Counties where auto plants close see significant spikes in fatal opioid overdoses within five years, according to newly published research from the University of Pennsylvania, suggesting a strong association between eroding economic opportunity and premature American deaths.

Published Monday in medical journal JAMA Internal Medicine, the study from researchers at the University of Pennsylvania and the Massachusetts General Hospital found that within five years of an auto plant closing, opioid overdose deaths among working-age adults were 85 percent higher than in counties where plants had not closed.

More than 130 people in the United States die each day from opioid overdoses, according to estimates from the National Institute on Drug Abuse.

“Major economic events, such as plant closures, can affect a person’s view of how their life might be in the future. These changes can have a profound effect on a person’s mental well-being, and could consequently influence the risk of substance use,” said Atheendar Venkataramani, the study’s lead author and an assistant professor in the University of Pennsylvania’s Perelman School of Medicine, in a news release. “Our findings confirm the general intuition that declining economic opportunity may have played a significant role in driving the opioid crisis.”

Researchers looked at the counties where manufacturing represented the greatest share of local employment between 1999 and 2016, largely in the Midwest and South, which are also regions with the nation’s worst mortality rates. They also studied counties in “commuting zones” that fed into these labor markets. About 5.5 million manufacturing jobs were lost between 2000 and 2017, according to the Bureau of Labor Statistics, though recent years have seen some recovery. Opioid deaths rose sixfold in the same period, according to the National Institute on Drug Abuse.

While the 112 counties studied had a similar baseline of opioid overdose deaths at the beginning of the period studied, the 29 counties impacted by plant closures saw a more drastic increase in these fatalities within just two years. Within five years, death rates jumped by 8.6 deaths per 100,000 people in a county, an 85 percent increase compared to counties that didn’t experience closures, the study found. The problem was starkest for white, working-age men.

Although researchers were clear that the study did not show a causal relationship between plant closures and opioid overdose fatalities, their data speaks to the correlation between declining economic and social well-being and rising death rates among America’s working class. Research from Princeton University economists Anne Case and Angus Deaton found that overall deaths from suicide, drugs and alcohol, or “deaths of despair,” have risen steeply since 2000, especially for middle-aged white Americans without college or high school educations. The rise in these deaths has contributed to a drop-off in American life expectancy, which has declined each of the past three years.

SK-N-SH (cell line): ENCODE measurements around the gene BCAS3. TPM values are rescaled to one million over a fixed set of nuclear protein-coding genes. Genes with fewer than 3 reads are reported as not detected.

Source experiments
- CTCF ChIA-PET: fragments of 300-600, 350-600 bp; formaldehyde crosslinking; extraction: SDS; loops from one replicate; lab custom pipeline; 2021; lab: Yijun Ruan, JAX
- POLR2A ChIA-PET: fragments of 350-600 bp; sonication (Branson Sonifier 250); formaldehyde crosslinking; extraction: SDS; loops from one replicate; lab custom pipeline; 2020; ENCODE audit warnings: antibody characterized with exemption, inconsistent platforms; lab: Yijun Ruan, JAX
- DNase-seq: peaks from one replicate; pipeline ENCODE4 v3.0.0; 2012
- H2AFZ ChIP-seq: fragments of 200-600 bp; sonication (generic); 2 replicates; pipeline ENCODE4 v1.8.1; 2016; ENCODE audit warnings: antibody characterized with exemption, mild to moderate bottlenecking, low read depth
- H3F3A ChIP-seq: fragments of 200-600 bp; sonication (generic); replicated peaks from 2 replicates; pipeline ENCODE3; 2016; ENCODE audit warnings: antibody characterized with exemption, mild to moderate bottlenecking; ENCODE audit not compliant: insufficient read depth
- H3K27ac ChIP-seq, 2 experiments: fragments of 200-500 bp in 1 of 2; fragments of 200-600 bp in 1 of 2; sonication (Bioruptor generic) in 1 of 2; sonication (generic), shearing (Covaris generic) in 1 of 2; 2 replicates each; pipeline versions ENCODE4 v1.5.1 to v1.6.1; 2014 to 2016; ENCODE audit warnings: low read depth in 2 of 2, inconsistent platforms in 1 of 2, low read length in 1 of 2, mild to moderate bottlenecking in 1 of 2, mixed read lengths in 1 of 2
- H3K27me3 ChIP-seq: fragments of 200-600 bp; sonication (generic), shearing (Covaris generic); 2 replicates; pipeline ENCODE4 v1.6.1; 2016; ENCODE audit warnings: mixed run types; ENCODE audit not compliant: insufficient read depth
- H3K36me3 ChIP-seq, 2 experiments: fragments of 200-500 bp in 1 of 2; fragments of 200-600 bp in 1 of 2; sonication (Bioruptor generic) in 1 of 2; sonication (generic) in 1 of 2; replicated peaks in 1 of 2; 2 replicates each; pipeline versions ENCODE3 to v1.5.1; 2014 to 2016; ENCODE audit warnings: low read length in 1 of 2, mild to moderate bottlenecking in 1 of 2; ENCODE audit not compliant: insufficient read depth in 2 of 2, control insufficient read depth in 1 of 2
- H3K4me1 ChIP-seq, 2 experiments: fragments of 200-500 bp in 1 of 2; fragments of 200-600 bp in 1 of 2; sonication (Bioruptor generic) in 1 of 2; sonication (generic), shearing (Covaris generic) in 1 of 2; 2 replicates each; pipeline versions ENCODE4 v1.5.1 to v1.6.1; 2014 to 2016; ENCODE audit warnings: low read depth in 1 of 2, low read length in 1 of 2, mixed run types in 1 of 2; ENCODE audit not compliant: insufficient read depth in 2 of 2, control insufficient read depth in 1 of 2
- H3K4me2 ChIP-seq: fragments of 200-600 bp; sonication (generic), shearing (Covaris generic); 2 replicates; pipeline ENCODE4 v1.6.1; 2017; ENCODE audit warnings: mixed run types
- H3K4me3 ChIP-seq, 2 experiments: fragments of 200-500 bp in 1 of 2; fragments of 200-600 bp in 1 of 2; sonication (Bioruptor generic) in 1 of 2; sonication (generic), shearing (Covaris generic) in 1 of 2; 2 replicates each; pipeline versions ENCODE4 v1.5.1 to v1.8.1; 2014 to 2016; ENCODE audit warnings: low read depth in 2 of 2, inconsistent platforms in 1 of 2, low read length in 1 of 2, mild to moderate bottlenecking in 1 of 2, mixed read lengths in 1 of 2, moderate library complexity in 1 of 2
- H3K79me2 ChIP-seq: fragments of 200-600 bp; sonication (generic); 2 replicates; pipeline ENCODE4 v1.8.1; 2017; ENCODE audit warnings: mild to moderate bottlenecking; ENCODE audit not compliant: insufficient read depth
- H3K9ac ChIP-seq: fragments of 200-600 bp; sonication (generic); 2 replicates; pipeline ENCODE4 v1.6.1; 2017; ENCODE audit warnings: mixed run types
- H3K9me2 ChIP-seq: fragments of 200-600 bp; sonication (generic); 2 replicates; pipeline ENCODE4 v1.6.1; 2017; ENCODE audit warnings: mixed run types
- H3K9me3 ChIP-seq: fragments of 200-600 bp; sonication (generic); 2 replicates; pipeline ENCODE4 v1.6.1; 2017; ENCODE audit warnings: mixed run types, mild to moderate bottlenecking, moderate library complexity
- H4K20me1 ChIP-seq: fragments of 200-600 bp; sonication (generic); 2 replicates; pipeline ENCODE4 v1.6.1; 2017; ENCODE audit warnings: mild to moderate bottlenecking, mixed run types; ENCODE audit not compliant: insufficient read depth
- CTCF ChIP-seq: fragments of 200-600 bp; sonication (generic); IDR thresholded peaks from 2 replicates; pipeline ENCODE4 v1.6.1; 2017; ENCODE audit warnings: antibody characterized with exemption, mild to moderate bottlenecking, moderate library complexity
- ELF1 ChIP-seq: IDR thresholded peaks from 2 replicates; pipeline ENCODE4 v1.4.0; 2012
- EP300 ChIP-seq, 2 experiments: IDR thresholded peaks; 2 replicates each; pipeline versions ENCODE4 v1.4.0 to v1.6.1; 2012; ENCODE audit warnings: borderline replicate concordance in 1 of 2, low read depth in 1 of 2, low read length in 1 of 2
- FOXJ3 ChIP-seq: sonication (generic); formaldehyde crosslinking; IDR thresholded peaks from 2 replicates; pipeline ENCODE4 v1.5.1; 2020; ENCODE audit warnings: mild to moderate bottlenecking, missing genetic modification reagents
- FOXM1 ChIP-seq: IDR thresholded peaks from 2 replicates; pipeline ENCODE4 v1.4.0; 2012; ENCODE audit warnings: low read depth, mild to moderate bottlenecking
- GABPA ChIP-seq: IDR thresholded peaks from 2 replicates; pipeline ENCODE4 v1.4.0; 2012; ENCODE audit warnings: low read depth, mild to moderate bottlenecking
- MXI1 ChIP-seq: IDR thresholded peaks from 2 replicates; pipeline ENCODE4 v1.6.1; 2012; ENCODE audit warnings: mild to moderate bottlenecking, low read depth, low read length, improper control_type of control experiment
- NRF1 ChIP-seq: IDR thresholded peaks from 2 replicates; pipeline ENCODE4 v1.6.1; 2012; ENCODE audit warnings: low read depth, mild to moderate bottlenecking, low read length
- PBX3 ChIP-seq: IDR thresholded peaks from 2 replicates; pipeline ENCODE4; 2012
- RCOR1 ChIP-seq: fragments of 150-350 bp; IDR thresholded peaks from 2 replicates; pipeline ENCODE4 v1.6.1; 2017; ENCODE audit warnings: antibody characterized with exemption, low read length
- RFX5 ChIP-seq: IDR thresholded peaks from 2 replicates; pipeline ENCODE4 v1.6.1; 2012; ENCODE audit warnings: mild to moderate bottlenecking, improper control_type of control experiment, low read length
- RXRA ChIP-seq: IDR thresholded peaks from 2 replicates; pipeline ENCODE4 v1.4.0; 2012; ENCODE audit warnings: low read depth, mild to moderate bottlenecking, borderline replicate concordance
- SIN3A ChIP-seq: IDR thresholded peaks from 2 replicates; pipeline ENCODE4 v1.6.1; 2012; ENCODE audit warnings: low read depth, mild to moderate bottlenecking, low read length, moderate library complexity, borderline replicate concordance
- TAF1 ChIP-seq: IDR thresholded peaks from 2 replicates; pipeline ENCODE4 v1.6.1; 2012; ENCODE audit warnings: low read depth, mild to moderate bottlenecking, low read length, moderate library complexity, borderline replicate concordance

“Mortality from deaths of despair far surpasses anything seen in America since the dawn of the 20th century,” a September report from the U.S. Congress Joint Economic Committee reads. “The recent increase has primarily been driven by an unprecedented epidemic of drug overdoses.”

Still, existing literature regarding premature death and diminished economic well-being, which has often hinged on broader economic indicators such as income and unemployment, has yielded mixed results. Researchers chose to focus on auto plant closures because they often come as a surprise to workers and have an acute and protracted impact, offering a chance to examine the ramifications of evaporating economic opportunities. They also noted that auto plant closures are often treated as emblematic of the wider decline in U.S. manufacturing in the past 20 years, a trend which has explicitly been associated with the opioid crisis.

“Our results are most relevant for the worsening population health trends in the industrial Midwest and South, regions that have experienced some of the largest increases in opioid overdose deaths and in which the automotive production and other manufacturing industries have long been economically and culturally significant,” Venkataramani said in the release.

Extensive research has shown that the opioid crisis has its roots in the late 1990s, when pharmaceutical companies convinced the medical community that addiction was not a risk with opioid pain relievers, leading doctors to prescribe them at far greater rates and ultimately to a disastrous rise in opioid abuse. Although prescribing rates have been falling since the 2010, opioid overdose deaths have continued to climb, suggesting the opioid epidemic’s stranglehold on the U.S. should also be analyzed through the forces that drive people to take them, the researchers said.

“While we as clinicians recognize and take very seriously the issue of overprescribing, our study reinforces that addressing the opioid overdose crisis in a meaningful way requires concurrent and complimentary approaches to diagnosing and treating substance use disorders in regions of the countries hardest hit by structural economic change,” Venkataramani said.

— The Washington Post

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